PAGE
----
Marie-Ange Bissainthe has been living with her daughters and two other families in a tent at the Pétionville Golf Club since the earthquake struck. It’s not bad, she says – and far better than just about any other of the spontaneous settlements that have sprung up – except for the spirits tormenting her children at night.

Everyone knows someone with a story. With his friends’ help, Mr. Louis’s neighbour, Sergo, managed to unearth his wife and two young children from the rubble of their home. Two more children, however, remain buried. Many of those who do recover the bodies of their loved ones find themselves unable to do anything with them. They can’t afford to bury them, and morgues don’t have the space to hold them.

For the fortunate, there are funerals – of a sort. Yvane Mesier is doing a booming business selling rum in Port-au-Prince’s cemetery. Every afternoon there are funerals here, she says – so many that crypts are often opened up and the coffins removed so new ones can be put in.

Others make do as best they can. The Université de l’État d’Haiti held its own memorial service last month, even though hundreds of students and staff remain unaccounted for. People read out the names of their missing and dead on the radio. Many families hold their own candle-lit pseudo-ceremonies.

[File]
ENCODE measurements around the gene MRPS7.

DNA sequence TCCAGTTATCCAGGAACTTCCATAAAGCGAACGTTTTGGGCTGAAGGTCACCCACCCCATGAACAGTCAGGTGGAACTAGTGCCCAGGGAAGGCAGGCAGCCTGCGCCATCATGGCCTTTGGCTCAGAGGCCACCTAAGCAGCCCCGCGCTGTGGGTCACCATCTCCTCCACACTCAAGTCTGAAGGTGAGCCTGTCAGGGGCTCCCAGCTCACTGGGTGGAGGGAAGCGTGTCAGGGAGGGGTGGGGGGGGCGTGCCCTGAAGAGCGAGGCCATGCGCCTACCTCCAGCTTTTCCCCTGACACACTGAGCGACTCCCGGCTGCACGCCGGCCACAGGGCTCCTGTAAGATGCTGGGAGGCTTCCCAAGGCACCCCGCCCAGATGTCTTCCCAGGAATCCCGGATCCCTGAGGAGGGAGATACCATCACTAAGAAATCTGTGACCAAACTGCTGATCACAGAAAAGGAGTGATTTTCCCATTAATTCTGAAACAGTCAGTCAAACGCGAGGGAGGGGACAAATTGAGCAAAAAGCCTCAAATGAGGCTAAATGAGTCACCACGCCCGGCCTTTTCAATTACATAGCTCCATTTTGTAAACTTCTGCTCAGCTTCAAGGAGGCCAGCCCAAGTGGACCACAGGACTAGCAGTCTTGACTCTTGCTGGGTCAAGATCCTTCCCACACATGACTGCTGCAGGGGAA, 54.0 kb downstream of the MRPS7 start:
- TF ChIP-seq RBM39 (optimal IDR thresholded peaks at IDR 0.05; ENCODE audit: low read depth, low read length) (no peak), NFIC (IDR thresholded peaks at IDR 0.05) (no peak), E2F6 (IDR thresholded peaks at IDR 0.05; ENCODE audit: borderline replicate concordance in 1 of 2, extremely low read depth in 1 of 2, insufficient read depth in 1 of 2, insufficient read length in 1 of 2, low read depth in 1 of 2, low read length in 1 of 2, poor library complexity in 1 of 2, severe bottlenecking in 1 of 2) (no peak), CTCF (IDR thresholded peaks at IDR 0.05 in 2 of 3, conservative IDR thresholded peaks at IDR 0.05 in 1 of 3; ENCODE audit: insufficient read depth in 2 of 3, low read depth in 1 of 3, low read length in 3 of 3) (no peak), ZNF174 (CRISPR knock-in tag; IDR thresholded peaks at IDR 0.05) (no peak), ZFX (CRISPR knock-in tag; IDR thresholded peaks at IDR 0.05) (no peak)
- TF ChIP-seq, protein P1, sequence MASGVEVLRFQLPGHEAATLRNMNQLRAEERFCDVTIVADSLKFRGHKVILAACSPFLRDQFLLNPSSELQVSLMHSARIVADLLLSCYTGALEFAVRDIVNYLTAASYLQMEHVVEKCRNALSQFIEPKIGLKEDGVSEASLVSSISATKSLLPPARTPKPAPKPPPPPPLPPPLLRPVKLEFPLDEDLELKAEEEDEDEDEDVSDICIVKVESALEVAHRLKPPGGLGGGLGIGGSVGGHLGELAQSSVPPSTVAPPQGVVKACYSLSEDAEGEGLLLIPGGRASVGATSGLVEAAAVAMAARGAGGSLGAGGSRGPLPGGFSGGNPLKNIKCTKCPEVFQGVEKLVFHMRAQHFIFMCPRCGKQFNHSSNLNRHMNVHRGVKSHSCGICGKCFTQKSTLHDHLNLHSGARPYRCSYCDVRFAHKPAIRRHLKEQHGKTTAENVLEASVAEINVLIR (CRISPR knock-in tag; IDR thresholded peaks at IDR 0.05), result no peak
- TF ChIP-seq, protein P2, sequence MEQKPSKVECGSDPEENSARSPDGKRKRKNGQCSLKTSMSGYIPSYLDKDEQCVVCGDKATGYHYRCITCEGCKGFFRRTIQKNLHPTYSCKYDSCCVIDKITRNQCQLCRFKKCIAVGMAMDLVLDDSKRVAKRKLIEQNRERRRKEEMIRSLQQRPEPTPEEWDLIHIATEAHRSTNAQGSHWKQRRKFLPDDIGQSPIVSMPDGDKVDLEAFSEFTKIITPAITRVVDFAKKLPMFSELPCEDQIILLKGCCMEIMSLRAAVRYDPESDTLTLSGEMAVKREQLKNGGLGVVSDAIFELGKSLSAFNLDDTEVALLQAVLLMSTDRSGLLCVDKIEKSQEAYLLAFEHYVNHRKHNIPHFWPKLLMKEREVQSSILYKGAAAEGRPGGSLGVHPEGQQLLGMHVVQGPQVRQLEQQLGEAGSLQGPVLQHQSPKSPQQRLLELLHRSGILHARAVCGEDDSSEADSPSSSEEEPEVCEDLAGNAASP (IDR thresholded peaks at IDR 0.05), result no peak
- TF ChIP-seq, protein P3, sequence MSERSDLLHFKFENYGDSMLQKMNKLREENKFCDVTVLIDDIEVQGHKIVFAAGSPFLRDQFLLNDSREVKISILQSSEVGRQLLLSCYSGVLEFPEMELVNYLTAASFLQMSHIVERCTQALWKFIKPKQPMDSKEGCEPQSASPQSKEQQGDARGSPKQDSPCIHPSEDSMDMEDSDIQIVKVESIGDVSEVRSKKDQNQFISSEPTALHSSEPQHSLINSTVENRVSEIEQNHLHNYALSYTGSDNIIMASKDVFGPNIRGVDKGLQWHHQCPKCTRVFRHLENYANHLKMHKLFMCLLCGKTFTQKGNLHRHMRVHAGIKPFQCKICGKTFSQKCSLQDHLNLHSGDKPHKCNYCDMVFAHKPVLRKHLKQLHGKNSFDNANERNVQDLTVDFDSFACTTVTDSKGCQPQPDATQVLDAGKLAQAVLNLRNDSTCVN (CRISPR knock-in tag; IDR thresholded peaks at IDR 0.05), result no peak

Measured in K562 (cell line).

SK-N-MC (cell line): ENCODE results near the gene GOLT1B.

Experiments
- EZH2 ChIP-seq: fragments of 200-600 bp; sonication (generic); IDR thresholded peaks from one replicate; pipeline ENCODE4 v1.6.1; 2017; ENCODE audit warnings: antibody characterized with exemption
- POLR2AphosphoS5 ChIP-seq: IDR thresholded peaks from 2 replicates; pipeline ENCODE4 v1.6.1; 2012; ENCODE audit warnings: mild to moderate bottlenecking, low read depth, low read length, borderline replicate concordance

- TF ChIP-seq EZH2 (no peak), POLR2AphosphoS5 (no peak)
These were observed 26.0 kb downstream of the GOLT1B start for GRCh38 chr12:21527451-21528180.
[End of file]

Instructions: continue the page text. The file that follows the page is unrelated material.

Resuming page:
A communal service is planned for Feb. 12 – a month to the day after the earthquake – to commemorate the dead whose bodies have not been found, cemetery employee Jonas Joseph said.

But it’s not the same.

“Can you imagine what that’s like?” Johane Jean asks. “To have your family gone, killed, but not to know for sure? Not to even have their bodies?”

Ms. Jean’s cousin, 26-year-old Youseline Toussaint, was killed when her university classroom collapsed around her. Her lifelong friend, Tamara Clerge, was crushed in the rubble of Ms. Jean’s grandmother’s house.

“No one’s even been up there to take them out,” Ms. Jean says. She and her family are living on the street near Place Jérémie, their own home having been destroyed.

A funeral would be nice, she says. “But have you seen the cemetery? People take bodies and throw them in a hole. It’s catastrophic.”

It would never be accepted normally, she says. “But there are so many people.”

She pauses, then looks at the collapsed buildings around her. “We’re all living beside mass graves,” she observes.

The Rev. Ducarmel Edouard, who has a parish in Port-au-Prince, says the earthquake has shaken people’s faith, but not destroyed it.

He points to the cathedral, where bodies are still buried and where he and dozens of others have come to clear away the ruins of Haiti’s most prominent religious building.

They come here every Sunday morning in their hundreds to pray in the shadow of the ruined cathedral – the rising sun shining through shattered stained glass, hymns sung against the clatter of helicopters flying overhead.

“People still have their faith, but it’s fragile,” Father Ducarmel said. “In just a few seconds, so many people are dead. Can you imagine? How are people expected to respond to that?”